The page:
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The Secret Service bought phone location data, dodging the need for a warrant

The Secret Service bought phone location data, dodging the need for a warrant

A newly released Secret Service document confirms that U.S. law enforcement has been purchasing phone location data gathered from popular apps — soundly circumventing the need for a warrant.

Obtained by Motherboard through a Freedom of Information Act request, the 2017 contract shows the Secret Service bought a product called Locate X from Virginian social media surveillance company Babel Street. Locate X is able to track a cell phone’s movements using anonymised location data collected by various apps, and is so secretive that its mere existence is confidential information.

Using Locate X, the Secret Service could identify devices that were in a specified area during a specified time, and track their movements months before and after that event. Simply follow that trail to a house and presto, that anonymous data is anonymous no more. Read more…

More about Privacy, Surveillance, Secret Service, Law Enforcement, and Location Data

A potentially life-saving app maps the globe into 57 trillion squares, each with a unique address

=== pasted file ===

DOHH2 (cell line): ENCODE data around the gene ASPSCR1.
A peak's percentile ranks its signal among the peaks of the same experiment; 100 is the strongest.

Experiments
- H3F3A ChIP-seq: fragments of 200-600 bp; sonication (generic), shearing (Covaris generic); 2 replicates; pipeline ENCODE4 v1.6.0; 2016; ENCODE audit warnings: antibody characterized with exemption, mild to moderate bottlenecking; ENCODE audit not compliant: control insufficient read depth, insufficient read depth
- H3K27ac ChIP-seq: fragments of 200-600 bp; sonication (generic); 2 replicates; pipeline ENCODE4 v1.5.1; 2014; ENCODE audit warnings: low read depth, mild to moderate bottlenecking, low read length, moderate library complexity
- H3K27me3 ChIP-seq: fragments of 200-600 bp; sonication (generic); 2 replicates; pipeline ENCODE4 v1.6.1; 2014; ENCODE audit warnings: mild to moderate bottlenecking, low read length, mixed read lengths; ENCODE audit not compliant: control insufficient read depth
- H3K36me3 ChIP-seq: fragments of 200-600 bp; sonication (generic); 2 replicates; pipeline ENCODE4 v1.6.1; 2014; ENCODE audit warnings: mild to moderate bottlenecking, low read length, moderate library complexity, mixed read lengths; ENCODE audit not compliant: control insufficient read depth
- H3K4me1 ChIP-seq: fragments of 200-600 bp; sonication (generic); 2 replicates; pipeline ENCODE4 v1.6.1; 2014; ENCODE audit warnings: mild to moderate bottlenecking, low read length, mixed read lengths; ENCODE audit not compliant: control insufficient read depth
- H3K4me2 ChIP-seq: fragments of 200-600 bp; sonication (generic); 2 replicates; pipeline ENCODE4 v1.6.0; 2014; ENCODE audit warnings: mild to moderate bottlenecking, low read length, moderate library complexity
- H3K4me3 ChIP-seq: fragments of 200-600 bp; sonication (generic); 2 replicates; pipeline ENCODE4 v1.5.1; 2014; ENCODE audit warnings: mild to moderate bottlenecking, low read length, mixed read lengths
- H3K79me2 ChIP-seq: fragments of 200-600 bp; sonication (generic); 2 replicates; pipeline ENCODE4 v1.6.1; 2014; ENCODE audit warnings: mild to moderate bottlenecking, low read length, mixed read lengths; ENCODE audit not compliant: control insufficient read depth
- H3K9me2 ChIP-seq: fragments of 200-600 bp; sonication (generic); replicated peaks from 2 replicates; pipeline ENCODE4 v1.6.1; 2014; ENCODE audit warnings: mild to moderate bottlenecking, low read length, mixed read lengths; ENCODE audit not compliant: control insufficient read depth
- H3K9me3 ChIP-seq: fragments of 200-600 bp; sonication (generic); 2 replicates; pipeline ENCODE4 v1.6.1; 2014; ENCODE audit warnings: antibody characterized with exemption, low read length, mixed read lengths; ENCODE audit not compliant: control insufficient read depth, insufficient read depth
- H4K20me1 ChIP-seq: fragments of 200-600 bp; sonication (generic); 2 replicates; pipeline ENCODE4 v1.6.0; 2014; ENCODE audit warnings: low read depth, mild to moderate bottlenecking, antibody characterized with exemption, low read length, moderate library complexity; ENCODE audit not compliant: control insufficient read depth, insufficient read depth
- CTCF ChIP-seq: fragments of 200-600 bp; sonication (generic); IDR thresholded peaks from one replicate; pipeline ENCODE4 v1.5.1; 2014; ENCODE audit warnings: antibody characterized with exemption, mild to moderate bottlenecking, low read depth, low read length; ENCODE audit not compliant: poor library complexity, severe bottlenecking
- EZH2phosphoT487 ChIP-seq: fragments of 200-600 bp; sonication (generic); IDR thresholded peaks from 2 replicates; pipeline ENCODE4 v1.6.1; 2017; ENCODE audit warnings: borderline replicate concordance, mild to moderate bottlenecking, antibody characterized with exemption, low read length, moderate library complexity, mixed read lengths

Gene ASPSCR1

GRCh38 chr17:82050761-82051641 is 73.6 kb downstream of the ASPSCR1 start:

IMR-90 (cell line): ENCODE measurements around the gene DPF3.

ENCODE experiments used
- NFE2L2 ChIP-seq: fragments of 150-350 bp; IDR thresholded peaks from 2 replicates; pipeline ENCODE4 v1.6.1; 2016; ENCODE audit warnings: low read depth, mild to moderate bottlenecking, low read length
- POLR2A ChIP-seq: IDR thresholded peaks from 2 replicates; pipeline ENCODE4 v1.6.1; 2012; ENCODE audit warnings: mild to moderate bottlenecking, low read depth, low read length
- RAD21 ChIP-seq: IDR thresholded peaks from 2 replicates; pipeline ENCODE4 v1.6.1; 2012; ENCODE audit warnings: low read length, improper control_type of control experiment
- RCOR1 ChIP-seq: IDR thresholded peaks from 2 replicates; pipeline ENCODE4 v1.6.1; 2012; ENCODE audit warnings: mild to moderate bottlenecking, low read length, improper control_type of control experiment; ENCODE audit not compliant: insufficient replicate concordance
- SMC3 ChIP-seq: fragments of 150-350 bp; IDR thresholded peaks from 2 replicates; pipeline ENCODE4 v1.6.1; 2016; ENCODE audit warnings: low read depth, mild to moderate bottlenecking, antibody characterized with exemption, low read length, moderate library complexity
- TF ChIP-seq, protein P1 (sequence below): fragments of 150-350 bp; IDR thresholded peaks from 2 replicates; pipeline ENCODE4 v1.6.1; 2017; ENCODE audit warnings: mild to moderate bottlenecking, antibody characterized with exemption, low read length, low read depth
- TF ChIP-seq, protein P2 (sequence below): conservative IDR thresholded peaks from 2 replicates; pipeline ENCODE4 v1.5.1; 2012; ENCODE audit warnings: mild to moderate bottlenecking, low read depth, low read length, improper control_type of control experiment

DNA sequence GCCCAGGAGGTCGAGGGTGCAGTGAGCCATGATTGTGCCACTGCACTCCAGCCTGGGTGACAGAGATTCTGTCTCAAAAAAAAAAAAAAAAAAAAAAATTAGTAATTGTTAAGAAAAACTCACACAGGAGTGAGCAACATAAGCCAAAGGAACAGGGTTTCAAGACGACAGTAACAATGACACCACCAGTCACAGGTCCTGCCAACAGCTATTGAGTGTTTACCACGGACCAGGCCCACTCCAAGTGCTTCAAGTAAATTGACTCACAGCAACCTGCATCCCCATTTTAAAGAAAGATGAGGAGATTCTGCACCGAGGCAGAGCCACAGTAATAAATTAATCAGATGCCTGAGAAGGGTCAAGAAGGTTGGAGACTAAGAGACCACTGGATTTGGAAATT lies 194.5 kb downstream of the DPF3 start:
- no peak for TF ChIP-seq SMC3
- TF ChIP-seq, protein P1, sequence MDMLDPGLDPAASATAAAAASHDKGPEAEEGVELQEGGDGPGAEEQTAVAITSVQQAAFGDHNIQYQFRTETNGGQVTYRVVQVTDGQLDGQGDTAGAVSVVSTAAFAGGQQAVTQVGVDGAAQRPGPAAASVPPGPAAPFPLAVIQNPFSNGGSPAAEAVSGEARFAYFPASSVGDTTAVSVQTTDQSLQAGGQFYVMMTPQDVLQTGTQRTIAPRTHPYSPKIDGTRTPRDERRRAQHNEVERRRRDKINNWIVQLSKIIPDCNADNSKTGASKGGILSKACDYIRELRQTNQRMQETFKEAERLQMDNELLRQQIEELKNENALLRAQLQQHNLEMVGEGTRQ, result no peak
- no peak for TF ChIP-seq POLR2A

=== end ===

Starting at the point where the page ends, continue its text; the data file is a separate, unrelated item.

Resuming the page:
A potentially life-saving app maps the globe into 57 trillion squares, each with a unique address

what3words aims to solve a growing problem in a digital age — the outdated postal code and street address system. The idea is simple: every three meter square on the globe has a unique three word address. 

what3words works with emergency services in the UK to help them reach people in need faster. Read more…

More about Maps, Postal, Addresses, Location Data, and Tech

FCC confirms wireless carriers broke federal law by selling location data

FCC confirms wireless carriers broke federal law by selling location data

The other shoe is about to drop for wireless carriers that violated customer privacy. 

On Friday, the Chairman of the Federal Communications Commission Ajit Pai, a Donald Trump appointee, informed the House of Representatives that an investigation into the unauthorized sale of users’ real-time location data had concluded. The inquiry, which began in early 2019 following numerous investigative reports into the matter, found at least one carrier broke federal law.

“Following our longstanding calls to take action, the FCC finally informed the Committee today that one or more wireless carriers apparently violated federal privacy protections by turning a blind eye to the widespread disclosure of consumers’ real-time location data,” said Representative Frank Pallone (D-NJ), Chairman to the Energy and Commerce Committee, in a statement. Read more…

More about Fcc, Location Data, Tech, Smartphones, and Consumer Tech